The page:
Skiing: Baxter's long ascent to top

Drug test may bring bleak future for Britain's skiing hero
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The Independent Online

Alain Baxter was proclaimed an overnight hero after becoming the first Briton ever to win an Olympic medal on snow, but he was always destined for a life on the slopes.

His parents, Iain and Sue, were both skiers at national level, and named him after the French skiing legend, Alain Penz. He was raised in Aviemore in the Scottish Cairngorms and was introduced to the sport as a young child. By 17, he was a member of the British skiing team. Most significantly, he has dedicated the past 11 years to his sporting dream, often in the face in economic and personal hardship, never veering from the belief that he would one day make it to the upper echelons of his chosen sport.

When he did so so emphatically – and so gloriously for Britain – at last month's Winter Olympics by winning a bronze medal in the medal's slalom, it seemed that he had finally been rewarded for the years of promise and graft. But now the celebrations are on hold, stopped in their tracks by the news that he tested positive in Salt Lake City for the prohibited substance methamphetamine, commonly known as "speed".

Although Baxter's medal was one of the major surprises of the Games, he was far from unknown on the international circuit. True, he had spent 10 years toiling from country to country, living in a Volkswagen van while fretting over where his next funding cheque was coming from. He even helped support himself by bricklaying, digging holes and erecting fencing until sponsors – including the sports equipment manufacturer, Head, and the whisky liqueur company, Drambuie – noted his potential and came in with endorsement deals. Last season, his first full year with decent funding and back-up, the 28-year-old known as "The Highlander" started making good.

He recorded four top-10 finishes in the élite World Cup slalom series, including a fourth place in the season's finale in Sweden. That was the best result by a British skier in 19 years and confirmed him as the best-ever Briton in his discipline, slalom. Baxter rose to No 11 in the world, becoming, as he says, "an overnight success after 10 years' hard work".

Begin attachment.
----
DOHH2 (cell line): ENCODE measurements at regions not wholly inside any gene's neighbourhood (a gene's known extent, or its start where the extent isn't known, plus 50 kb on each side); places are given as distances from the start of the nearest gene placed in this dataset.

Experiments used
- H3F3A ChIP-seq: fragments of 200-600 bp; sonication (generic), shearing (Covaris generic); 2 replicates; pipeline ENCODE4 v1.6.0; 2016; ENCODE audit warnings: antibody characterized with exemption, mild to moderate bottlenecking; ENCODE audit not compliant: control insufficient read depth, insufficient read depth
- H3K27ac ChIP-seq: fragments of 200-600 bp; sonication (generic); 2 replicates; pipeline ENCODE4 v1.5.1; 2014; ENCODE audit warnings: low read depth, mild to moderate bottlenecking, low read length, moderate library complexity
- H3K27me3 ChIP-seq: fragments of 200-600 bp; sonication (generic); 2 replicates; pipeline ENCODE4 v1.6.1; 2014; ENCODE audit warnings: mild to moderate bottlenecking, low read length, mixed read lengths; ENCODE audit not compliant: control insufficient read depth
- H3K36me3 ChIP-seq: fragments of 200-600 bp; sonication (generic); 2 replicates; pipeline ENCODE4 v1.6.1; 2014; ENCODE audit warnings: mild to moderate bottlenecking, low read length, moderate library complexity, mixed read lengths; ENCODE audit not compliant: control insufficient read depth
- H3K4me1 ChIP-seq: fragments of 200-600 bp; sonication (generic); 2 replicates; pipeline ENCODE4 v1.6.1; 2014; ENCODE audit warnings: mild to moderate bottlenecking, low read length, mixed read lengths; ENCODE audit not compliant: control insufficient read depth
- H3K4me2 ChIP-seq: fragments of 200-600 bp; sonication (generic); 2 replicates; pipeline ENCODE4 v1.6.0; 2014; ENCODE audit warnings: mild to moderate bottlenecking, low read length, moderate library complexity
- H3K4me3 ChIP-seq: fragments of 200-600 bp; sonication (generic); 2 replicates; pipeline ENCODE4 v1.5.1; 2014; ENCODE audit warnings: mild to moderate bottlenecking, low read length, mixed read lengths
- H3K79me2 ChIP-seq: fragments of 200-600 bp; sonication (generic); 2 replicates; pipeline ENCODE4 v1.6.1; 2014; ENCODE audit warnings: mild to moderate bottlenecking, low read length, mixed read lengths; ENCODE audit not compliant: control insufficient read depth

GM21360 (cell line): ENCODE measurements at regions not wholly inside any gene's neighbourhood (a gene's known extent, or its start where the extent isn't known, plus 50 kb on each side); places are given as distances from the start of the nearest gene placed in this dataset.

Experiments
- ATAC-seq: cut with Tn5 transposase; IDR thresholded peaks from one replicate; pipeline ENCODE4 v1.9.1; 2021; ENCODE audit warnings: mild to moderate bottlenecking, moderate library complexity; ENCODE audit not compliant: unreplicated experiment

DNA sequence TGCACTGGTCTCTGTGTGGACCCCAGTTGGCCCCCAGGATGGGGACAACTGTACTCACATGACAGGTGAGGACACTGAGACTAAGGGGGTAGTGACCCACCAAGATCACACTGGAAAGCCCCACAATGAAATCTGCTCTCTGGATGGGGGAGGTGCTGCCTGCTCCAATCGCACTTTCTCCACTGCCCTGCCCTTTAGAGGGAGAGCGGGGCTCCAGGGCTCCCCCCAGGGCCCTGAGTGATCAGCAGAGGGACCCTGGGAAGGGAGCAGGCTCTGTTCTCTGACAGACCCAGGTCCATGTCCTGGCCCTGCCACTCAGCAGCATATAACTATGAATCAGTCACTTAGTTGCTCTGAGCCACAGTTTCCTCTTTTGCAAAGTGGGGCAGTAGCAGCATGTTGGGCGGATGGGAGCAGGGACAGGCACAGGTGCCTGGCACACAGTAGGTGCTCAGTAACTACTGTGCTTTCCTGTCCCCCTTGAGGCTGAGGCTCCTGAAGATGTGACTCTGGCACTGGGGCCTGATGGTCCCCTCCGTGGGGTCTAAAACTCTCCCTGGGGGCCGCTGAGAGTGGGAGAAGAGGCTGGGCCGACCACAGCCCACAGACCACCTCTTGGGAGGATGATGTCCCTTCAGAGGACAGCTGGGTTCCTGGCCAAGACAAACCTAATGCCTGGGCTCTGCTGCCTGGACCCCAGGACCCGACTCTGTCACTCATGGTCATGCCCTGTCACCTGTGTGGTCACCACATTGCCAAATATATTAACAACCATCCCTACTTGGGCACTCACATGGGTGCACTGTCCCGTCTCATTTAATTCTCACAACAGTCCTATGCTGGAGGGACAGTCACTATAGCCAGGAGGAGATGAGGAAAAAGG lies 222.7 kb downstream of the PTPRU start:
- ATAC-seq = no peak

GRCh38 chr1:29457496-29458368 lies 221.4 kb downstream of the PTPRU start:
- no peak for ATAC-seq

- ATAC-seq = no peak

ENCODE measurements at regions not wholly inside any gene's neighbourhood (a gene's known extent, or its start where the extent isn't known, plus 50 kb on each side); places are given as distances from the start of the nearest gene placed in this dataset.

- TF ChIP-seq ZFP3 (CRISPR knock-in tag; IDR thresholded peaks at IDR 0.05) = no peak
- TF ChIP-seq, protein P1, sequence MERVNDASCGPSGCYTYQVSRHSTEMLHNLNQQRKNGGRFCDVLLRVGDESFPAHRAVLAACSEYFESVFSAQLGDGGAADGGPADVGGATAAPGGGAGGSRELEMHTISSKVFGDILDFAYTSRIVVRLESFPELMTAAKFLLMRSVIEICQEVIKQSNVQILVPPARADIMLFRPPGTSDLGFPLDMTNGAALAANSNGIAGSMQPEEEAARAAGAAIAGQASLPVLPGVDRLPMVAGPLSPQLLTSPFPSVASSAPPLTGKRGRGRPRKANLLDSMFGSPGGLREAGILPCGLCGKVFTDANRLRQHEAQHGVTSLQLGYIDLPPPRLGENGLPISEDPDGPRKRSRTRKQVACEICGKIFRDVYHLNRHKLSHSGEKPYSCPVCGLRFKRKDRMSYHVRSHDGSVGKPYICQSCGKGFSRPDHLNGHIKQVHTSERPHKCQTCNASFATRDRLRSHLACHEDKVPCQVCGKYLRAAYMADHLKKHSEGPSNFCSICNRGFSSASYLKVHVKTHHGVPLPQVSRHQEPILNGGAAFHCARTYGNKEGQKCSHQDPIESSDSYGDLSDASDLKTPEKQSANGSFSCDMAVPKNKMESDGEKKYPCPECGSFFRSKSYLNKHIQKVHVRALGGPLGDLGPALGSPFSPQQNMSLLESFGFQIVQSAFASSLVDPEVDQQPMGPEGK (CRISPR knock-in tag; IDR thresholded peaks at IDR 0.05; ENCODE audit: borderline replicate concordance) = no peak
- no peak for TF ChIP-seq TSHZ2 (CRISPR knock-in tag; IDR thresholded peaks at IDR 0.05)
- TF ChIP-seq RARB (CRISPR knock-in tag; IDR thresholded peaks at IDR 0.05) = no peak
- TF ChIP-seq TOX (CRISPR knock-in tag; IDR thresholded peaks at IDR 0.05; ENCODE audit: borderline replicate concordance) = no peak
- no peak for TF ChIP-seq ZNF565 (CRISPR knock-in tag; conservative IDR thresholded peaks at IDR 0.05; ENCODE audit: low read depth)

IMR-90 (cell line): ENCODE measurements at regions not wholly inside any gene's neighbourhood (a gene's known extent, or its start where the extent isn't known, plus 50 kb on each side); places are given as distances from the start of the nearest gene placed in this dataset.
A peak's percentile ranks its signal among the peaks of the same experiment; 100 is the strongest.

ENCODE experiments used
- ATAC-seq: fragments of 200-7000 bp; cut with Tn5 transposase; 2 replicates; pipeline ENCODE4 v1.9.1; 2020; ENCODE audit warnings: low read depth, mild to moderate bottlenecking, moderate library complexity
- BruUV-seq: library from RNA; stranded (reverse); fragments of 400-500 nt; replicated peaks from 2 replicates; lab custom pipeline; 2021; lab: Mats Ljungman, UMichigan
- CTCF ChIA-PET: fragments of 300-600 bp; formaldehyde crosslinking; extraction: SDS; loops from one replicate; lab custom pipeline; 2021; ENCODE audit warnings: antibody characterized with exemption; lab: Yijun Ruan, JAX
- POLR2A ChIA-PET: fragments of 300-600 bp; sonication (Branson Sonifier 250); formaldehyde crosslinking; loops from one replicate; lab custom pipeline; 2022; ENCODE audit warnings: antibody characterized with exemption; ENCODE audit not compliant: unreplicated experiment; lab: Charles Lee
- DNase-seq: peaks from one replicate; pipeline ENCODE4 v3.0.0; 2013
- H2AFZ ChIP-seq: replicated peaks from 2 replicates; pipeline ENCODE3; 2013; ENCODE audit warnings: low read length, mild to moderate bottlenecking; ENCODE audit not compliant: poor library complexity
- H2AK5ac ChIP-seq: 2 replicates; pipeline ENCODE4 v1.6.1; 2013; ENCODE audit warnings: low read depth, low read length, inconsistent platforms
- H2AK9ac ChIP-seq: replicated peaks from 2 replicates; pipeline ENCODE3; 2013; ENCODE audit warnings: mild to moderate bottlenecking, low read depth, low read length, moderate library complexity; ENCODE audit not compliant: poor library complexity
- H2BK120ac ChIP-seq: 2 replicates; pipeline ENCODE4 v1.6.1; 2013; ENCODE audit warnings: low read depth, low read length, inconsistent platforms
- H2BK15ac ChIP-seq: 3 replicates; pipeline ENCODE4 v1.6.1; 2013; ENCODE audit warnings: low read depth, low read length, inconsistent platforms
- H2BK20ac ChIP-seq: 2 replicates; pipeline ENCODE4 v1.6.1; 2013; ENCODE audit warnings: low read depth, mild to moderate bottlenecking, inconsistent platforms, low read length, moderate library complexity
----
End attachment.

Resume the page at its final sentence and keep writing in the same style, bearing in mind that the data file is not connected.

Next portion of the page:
With the success, came the plaudits, not least in Austria, the home nation of his coach, Christian Schwaiger, where it is not unknown for 50,000 fans to chant every bit as loudly for Baxter – who speaks German with the local accent – as for their home-grown heroes.

With the ascent up the rankings came the attendant immersion into the world of the international skier, a transient lifestyle punctuated by fiercely competitive competition and, on occasion, lively partying to celebrate when the skiing is over. If you earn a living hurtling down a mountain, the rationale goes, then a night on the tiles to wind down is quite acceptable. Baxter, a genial and charming Scot, is no different in having been known to do the same.

This season, in the run-up to the Olympics, things did not run as smoothly for Britain's No 1. Summer 2001 saw a revolution in ski manufacturing and, in short, Baxter's equipment was not proving adequate. "Alain is powerless to return to last season's form until the ski technology advances in line with other suppliers," Schwaiger was even forced to concede in January. "But he knows he has the technical ability."

On the slopes last month, when it mattered, Baxter showed that to be true. On a difficult course in poor conditions, he excelled to finish the first run in eighth place. As higher-ranked opponents faltered, he stayed upright to finish his second run and then watched in disbelief as he held on for bronze.

After the medal ceremony, he was to be found in the Dead Goat Saloon bar, watching the highlights of his feats on television surrounded by cheering locals and British media alike, and nursing a cold beer, illuminated by a roving camera crew. It was, everyone agreed, a moment of deserved triumph, with even the British Olympic Association acknowledging it had been achieved in spite of the British sporting system, not because of it. They, and many others, will be hoping this morning that Baxter's career is not downhill all the way from here.